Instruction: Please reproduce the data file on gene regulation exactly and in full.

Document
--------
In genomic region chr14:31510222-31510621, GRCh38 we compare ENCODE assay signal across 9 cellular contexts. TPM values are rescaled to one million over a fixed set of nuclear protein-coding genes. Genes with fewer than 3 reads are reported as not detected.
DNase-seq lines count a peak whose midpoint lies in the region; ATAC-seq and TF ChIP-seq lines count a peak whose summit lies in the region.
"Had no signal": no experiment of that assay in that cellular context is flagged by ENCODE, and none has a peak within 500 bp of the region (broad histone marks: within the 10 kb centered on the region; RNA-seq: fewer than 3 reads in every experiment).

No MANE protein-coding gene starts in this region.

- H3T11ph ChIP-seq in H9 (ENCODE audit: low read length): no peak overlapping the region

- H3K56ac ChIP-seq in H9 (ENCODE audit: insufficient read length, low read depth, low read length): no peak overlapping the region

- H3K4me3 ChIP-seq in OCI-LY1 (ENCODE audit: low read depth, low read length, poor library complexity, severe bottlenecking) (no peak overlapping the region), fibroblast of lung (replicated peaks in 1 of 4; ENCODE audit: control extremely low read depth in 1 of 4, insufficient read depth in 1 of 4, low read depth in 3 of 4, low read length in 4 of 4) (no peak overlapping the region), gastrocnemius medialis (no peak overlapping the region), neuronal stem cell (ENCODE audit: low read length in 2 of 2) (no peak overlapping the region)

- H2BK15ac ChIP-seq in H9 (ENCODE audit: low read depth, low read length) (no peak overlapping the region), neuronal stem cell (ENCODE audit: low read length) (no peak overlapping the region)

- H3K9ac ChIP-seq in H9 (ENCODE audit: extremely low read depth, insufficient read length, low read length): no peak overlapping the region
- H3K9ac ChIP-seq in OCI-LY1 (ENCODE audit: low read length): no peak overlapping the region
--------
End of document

In genomic region chr14:31510222-31510621, GRCh38 we compare ENCODE assay signal across 9 cellular contexts. TPM values are rescaled to one million over a fixed set of nuclear protein-coding genes. Genes with fewer than 3 reads are reported as not detected.
DNase-seq lines count a peak whose midpoint lies in the region; ATAC-seq and TF ChIP-seq lines count a peak whose summit lies in the region.
"Had no signal": no experiment of that assay in that cellular context is flagged by ENCODE, and none has a peak within 500 bp of the region (broad histone marks: within the 10 kb centered on the region; RNA-seq: fewer than 3 reads in every experiment).

No MANE protein-coding gene starts in this region.

- H3T11ph ChIP-seq in H9 (ENCODE audit: low read length): no peak overlapping the region

- H3K56ac ChIP-seq in H9 (ENCODE audit: insufficient read length, low read depth, low read length): no peak overlapping the region

- H3K4me3 ChIP-seq in OCI-LY1 (ENCODE audit: low read depth, low read length, poor library complexity, severe bottlenecking) (no peak overlapping the region), fibroblast of lung (replicated peaks in 1 of 4; ENCODE audit: control extremely low read depth in 1 of 4, insufficient read depth in 1 of 4, low read depth in 3 of 4, low read length in 4 of 4) (no peak overlapping the region), gastrocnemius medialis (no peak overlapping the region), neuronal stem cell (ENCODE audit: low read length in 2 of 2) (no peak overlapping the region)

- H2BK15ac ChIP-seq in H9 (ENCODE audit: low read depth, low read length) (no peak overlapping the region), neuronal stem cell (ENCODE audit: low read length) (no peak overlapping the region)

- H3K9ac ChIP-seq in H9 (ENCODE audit: extremely low read depth, insufficient read length, low read length): no peak overlapping the region
- H3K9ac ChIP-seq in OCI-LY1 (ENCODE audit: low read length): no peak overlapping the region